- Published: 03 September 2020 03 September 2020
Draca is a wonderful tale that combines many different elements and weaves them together to make a satisfying story; not an easy book to categorize so it will have wide appeal. I started reading Draca on the Pigeonhole app and got so engrossed, I requested it from Rosie’s Book Review Team list as well.
Jack is a former officer in the Royal Marines with PTSD, and a life-altering injury, trying to get his life back on an even keel. He was close to his grandfather, Eddie, who has recently died and left most of his estate to Jack. To say this does not go down well with Jack’s father, Harry, and his sister, Tilly, would be an understatement. Their mercenary attitude and sense of entitlement beggars belief especially as they had not cared much about Eddie when he was alive.
Add to this Jack’s faltering marriage to Charlotte, the rift between him and his family, and his embryonic relationship with George and you have the makings of a real page-turner. Told in the third person from the points of view of Jack, Harry and George we can see the story from all angles.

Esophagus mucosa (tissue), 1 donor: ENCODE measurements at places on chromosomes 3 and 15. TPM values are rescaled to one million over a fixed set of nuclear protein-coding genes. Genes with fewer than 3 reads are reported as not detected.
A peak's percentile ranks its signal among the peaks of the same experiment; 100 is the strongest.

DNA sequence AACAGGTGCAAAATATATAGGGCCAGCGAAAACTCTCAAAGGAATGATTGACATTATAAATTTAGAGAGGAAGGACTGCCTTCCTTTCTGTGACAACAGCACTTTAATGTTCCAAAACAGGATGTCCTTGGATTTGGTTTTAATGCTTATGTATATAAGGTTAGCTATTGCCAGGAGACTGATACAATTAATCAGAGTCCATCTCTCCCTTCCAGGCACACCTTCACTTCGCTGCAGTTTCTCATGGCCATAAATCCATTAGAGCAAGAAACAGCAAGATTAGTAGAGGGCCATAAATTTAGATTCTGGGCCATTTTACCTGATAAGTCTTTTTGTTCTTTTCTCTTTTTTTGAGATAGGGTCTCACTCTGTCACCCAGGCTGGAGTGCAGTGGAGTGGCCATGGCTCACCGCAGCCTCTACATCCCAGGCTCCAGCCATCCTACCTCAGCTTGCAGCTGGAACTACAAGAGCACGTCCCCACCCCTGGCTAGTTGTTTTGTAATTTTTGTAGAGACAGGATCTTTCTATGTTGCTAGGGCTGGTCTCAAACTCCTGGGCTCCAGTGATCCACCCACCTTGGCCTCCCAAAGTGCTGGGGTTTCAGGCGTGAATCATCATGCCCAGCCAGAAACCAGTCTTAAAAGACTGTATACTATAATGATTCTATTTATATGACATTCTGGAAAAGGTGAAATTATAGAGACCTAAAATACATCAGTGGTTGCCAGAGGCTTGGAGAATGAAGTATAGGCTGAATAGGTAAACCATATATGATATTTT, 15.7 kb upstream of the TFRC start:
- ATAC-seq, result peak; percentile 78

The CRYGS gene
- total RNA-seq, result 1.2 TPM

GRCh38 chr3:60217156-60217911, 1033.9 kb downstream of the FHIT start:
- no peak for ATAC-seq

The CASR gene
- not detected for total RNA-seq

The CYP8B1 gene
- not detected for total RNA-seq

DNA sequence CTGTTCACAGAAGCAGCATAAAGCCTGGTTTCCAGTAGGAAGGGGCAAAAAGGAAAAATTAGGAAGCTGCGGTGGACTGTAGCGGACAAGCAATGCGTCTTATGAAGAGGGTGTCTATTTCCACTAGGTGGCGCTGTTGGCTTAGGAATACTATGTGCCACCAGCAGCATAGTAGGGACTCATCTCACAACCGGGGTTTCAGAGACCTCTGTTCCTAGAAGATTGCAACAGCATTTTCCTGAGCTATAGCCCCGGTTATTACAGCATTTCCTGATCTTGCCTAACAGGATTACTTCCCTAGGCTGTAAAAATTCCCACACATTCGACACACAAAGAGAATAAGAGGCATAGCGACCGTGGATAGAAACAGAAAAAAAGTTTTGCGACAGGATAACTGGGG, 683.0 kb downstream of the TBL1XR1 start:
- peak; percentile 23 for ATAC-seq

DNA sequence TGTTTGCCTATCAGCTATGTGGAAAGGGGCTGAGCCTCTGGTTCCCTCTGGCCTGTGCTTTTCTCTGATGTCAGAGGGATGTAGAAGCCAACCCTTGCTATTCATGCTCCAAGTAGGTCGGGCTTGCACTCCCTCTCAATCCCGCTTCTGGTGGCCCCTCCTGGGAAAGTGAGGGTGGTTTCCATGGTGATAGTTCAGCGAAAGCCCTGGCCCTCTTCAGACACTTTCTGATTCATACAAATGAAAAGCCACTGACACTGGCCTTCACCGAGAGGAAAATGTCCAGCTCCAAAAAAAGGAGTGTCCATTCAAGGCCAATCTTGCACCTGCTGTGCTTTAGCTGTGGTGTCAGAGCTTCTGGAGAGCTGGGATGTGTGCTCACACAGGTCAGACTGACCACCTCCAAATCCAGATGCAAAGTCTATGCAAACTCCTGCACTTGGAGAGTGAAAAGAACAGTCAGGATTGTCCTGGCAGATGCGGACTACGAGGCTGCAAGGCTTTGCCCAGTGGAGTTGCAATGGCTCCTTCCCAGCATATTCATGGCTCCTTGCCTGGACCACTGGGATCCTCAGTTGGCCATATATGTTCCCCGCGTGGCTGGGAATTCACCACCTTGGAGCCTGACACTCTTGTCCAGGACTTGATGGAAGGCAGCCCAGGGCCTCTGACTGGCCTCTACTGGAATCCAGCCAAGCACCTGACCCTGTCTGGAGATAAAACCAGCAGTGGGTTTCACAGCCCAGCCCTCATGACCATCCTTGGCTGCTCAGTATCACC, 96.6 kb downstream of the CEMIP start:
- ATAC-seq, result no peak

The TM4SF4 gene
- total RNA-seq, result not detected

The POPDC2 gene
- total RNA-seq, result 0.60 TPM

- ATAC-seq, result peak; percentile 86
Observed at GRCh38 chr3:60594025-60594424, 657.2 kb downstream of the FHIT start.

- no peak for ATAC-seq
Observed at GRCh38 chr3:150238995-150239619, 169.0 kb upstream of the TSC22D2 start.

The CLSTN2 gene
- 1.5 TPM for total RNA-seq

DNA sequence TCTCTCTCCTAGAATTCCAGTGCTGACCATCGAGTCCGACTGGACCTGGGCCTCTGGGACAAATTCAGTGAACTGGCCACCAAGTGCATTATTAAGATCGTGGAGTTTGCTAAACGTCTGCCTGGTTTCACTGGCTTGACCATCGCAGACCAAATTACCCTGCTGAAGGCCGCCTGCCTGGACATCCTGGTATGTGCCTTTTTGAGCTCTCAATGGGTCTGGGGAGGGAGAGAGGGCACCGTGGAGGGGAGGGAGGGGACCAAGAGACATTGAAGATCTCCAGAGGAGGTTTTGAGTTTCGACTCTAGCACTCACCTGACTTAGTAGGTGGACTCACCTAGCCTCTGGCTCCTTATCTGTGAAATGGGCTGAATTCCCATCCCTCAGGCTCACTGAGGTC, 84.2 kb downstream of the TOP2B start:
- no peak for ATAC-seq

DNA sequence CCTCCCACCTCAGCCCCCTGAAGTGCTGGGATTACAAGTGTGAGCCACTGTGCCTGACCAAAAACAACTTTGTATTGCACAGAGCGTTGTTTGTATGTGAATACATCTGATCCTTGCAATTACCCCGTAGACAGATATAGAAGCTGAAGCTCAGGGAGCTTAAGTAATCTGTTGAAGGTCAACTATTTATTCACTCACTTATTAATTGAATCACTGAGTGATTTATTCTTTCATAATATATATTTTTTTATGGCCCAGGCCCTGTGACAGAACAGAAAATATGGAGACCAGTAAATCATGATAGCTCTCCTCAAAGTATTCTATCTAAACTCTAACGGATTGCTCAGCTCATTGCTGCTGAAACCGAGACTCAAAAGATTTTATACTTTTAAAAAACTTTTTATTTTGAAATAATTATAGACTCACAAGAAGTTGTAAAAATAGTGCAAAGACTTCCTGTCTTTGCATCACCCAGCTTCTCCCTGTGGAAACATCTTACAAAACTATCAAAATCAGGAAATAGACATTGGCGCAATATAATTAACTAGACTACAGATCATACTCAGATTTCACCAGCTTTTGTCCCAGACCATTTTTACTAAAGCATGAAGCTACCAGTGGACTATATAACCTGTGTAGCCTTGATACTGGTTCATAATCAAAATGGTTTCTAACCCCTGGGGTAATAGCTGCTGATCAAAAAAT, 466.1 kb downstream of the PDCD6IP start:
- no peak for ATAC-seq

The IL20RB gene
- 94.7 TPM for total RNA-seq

Interspersed with the narrative are extracts from Eddie’s diaries and the Norse Saga of King Guthrum which help to explain Eddie’s weird behaviour in the months before his death. The history of the Saxons and Vikings is not something I know much about, but I am now interested in finding out more. The supernatural element is done with a light touch and seemed perfectly plausible; at times Draca does seem to be a malign influence with a mind of her own.
I loved reading about the sailing without actually having to get on a boat – it’s not something I would ever be brave enough to do, especially as I get really seasick. I don’t think it matters if you understand sailing terminology or not, when Jack takes the vintage sailing cutter out on the open sea, the writing is thrilling and you can almost feel the spray on your face.
This is not the sort of book I would normally read, but I’m so glad I did. Beautifully written and well researched, with fully fleshed out characters, some sympathetic and others not, I thoroughly recommend that you give Draca a try.
Thanks to Geoffrey Gudgion and Unbound for a copy that I review as a member of Rosie’s Book Review Team #RBRT